Cheap and Secure Web Hosting Provider : See Now

# [Solved]: Optimization-factoring $\le_p$ Decision-factoring

, ,
Problem Detail:

Optimization factoring:
Input: $N\in \mathbb{N}$
Output: All prime factors of $N$

Decision factoring:
Input: $N, k\in \mathbb{N}$
Output: True iff $N$ has a prime factor of at most $k$

How can I solve the optimization problem in polynomial time if the decision problem is polynomially solvable?

You need to get an algorithm polynomial in $n$ where $n = \log N$ is the size of your input, i.e. the binary representation of $N$ (naive factorization algorithms are $O(N^2)$ which is of course exponential).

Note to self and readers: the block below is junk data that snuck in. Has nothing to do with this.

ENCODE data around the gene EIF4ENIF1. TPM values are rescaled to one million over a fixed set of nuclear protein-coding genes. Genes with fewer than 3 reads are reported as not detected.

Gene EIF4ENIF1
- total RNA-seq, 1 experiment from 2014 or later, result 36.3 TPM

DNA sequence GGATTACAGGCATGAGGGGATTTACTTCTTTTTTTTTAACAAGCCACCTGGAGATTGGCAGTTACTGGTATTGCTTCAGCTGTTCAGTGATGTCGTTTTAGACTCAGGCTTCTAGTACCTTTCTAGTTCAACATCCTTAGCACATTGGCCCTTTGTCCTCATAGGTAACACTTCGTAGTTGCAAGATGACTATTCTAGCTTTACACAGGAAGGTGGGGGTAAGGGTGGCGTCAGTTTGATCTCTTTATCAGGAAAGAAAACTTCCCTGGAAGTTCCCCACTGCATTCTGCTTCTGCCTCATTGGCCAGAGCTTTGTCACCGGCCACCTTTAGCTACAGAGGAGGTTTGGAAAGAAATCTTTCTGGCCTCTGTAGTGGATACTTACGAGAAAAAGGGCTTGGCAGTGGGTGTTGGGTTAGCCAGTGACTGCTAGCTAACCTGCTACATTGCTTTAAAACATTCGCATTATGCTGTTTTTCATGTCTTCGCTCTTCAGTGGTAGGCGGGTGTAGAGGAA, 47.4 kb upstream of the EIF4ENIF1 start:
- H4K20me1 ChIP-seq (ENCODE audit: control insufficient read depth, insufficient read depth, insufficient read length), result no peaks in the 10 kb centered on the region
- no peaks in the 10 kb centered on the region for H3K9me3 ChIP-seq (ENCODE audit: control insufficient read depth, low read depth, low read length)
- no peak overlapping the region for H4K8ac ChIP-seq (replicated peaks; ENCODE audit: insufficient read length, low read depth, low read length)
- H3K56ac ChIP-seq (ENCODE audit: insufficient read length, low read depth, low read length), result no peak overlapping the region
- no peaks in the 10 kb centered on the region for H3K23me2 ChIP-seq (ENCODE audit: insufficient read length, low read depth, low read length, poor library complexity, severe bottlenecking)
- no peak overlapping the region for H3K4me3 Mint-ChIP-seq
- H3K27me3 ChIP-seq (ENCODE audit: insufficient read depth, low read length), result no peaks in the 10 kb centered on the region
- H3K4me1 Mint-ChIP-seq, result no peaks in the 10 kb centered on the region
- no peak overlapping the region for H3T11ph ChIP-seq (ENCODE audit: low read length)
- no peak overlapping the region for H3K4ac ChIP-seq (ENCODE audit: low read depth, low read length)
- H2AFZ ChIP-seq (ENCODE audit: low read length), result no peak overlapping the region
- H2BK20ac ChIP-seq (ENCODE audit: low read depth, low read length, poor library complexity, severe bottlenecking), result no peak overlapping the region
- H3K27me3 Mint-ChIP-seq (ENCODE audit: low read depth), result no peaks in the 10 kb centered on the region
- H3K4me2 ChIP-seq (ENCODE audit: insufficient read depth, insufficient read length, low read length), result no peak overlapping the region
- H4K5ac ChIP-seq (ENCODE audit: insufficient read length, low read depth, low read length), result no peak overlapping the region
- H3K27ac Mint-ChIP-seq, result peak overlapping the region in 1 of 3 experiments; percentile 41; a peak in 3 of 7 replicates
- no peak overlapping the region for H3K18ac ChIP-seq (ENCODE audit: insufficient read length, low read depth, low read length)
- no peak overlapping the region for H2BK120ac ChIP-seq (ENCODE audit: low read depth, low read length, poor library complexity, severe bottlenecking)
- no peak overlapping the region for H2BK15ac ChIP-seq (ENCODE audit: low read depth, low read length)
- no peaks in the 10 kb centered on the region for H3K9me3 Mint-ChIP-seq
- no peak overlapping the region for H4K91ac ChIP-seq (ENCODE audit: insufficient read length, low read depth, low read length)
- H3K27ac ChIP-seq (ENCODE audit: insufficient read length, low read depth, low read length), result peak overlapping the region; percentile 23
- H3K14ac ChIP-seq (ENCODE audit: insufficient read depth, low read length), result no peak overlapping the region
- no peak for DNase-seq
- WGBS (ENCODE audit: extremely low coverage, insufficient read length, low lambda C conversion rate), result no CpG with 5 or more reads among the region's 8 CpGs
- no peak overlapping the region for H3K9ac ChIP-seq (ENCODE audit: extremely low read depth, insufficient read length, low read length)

Given dec(k, x) solving the decision factoring problem, let's write a procedure to find the smallest prime divisor of $x$ using a dichotomy to keep logarithmic the number of steps.

sp(x):   min = 2   max = x - 1   while (max >= 1 + min):     k = floor ((min + max) / 2)     if dec(k, x):       max = k     else:       min = k + 1   if x % (min + 1) == 0:     return (min + 1)   else if x % min == 0:     return min   else:     return 1 

The procedure above calls dec $O(\log x)$ times and find the smallest prime number that divides $x$, or 1 if it does not exist. Now we can easily define the following factoring function:

factor(x):   p = sp(x)   if (p == 1):     print x   else:     print p     factor(x / p) 

Factor is called less than $\log x$ times (since $p ≥ 2$) so the number of calls to dec is bounded by $\log^2 x$ times on values less than $x$. If the complexity of dec is polynomial, let's say bounded by an increasing $P(n)$, then the complexity of factor is still polynomial, bounded by $n^2P(n)$.